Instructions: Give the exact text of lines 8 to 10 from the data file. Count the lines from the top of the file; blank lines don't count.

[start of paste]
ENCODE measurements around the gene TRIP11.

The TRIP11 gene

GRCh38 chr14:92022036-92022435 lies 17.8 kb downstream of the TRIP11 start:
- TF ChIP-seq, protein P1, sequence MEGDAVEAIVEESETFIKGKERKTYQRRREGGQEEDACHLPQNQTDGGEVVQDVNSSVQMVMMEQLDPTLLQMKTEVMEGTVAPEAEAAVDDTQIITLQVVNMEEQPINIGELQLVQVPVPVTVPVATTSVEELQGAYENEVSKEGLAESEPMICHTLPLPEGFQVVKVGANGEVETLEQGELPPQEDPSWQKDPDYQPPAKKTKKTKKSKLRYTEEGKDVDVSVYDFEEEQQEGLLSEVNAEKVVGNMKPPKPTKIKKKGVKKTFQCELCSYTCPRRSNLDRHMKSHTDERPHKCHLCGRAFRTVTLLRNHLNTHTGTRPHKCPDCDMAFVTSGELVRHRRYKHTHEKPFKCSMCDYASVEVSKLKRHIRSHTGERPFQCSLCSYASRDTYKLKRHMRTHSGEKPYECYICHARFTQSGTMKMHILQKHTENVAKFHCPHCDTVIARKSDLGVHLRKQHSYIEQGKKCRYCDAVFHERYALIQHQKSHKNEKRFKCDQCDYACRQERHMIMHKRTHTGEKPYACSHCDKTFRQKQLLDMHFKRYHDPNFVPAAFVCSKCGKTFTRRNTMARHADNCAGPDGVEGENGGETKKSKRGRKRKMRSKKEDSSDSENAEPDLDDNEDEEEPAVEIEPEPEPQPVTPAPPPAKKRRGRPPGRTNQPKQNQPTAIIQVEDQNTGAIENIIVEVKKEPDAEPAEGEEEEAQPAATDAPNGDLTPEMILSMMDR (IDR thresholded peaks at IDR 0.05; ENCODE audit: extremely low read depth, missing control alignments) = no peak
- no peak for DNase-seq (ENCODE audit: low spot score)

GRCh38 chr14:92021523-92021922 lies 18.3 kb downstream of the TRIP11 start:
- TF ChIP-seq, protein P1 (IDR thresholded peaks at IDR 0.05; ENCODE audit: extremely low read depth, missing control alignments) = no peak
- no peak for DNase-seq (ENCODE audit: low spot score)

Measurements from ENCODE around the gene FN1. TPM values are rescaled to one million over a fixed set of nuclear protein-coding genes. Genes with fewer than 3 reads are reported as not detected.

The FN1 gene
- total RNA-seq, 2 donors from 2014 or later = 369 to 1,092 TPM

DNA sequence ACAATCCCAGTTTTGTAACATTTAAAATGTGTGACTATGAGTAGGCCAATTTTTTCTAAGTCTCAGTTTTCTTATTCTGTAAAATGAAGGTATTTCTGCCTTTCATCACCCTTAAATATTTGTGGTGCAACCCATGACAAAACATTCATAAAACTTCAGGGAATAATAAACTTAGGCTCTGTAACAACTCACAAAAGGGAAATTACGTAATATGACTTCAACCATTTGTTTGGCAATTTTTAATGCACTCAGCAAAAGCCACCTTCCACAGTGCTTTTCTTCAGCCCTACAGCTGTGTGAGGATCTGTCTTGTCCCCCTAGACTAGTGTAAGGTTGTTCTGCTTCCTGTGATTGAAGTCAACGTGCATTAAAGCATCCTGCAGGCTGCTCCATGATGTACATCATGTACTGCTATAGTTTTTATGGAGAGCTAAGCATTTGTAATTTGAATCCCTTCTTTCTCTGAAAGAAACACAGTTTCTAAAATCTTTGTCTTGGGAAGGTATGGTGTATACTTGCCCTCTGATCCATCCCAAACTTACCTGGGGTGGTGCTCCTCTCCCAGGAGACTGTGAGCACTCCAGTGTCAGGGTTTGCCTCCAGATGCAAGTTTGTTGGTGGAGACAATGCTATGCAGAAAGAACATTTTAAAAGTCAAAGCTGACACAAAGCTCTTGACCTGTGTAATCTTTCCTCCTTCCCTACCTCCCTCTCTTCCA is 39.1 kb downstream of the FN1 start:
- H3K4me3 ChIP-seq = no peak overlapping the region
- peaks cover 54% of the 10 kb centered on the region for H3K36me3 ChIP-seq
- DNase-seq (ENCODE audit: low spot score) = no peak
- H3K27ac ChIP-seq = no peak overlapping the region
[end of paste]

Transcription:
- no peak for DNase-seq (ENCODE audit: low spot score)

Measurements from ENCODE around the gene FN1. TPM values are rescaled to one million over a fixed set of nuclear protein-coding genes. Genes with fewer than 3 reads are reported as not detected.

The FN1 gene